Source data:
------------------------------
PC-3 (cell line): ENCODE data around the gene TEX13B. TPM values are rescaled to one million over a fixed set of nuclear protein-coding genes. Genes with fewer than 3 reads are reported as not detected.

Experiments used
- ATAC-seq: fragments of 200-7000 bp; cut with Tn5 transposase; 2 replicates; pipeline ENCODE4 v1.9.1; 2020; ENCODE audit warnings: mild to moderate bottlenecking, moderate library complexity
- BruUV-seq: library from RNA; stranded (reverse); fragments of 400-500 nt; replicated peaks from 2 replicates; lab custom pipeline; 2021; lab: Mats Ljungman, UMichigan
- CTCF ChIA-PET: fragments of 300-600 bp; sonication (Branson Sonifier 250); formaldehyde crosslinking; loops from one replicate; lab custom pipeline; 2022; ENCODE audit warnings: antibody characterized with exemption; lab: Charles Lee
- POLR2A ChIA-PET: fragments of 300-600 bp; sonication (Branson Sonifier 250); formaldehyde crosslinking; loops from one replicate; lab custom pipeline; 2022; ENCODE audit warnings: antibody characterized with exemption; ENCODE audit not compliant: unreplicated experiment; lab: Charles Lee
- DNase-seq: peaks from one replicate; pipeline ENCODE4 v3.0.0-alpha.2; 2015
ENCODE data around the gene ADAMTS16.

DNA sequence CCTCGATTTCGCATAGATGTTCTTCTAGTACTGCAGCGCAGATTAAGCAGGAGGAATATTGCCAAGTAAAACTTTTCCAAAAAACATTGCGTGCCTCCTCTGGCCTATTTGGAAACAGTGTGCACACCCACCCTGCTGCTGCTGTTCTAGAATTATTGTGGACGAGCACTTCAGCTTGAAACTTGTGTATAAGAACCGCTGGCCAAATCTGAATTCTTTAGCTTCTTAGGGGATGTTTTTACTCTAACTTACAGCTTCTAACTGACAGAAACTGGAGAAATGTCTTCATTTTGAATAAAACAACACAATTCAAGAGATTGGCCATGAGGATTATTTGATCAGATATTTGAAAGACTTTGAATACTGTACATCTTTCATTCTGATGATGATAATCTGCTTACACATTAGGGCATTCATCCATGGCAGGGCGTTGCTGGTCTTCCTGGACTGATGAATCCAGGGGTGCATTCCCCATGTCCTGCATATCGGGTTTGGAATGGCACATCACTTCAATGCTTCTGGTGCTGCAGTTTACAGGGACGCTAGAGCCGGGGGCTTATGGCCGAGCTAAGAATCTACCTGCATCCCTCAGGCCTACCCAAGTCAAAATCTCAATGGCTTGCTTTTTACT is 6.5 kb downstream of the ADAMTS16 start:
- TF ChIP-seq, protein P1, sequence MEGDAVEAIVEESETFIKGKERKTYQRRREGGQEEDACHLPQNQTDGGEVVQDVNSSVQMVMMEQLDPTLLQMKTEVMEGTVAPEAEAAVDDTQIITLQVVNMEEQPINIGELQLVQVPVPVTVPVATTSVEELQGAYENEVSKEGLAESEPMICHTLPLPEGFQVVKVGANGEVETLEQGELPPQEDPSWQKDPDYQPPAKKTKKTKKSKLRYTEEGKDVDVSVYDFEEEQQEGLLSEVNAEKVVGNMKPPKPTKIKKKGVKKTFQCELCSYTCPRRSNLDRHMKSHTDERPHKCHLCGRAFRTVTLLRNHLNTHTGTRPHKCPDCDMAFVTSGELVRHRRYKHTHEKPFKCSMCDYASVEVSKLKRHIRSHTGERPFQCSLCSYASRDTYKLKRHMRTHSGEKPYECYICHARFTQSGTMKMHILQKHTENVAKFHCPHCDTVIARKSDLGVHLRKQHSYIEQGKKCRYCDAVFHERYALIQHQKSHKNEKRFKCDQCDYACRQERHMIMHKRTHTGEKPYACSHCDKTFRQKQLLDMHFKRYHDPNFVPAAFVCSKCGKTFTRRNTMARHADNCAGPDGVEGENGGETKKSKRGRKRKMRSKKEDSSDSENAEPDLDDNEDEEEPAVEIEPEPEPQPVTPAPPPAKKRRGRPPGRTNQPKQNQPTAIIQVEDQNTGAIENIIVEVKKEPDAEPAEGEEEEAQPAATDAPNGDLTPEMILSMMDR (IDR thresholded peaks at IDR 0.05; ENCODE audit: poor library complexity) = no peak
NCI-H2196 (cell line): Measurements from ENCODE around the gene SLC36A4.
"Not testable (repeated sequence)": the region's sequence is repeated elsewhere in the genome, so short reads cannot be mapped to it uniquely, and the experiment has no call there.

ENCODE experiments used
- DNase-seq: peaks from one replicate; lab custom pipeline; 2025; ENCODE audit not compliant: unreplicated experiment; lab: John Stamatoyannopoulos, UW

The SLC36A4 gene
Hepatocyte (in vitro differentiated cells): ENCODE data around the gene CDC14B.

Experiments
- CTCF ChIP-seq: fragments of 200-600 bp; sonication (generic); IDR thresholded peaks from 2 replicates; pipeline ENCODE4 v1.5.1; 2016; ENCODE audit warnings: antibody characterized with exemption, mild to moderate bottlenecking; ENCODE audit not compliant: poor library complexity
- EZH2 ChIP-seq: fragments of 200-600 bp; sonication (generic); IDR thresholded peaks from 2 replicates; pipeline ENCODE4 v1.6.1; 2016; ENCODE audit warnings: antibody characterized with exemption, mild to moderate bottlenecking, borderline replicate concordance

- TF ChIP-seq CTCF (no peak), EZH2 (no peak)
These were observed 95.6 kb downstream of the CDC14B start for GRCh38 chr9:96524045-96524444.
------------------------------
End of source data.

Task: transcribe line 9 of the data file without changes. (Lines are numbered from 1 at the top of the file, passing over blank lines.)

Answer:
DNA sequence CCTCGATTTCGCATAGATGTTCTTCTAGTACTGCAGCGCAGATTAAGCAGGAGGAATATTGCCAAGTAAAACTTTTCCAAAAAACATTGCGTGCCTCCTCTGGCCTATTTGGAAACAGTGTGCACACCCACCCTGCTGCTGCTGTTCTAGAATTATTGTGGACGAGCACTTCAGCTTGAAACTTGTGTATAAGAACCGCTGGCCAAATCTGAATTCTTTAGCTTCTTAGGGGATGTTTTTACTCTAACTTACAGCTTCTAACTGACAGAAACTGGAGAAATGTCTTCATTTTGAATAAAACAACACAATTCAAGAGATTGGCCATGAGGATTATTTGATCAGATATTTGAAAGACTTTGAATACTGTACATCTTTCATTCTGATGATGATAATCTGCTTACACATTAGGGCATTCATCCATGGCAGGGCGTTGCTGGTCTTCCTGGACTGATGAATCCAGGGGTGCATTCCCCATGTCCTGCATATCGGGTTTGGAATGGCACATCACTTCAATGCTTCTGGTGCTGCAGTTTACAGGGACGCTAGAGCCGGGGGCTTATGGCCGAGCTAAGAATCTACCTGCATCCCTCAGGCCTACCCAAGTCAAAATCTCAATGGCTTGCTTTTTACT is 6.5 kb downstream of the ADAMTS16 start: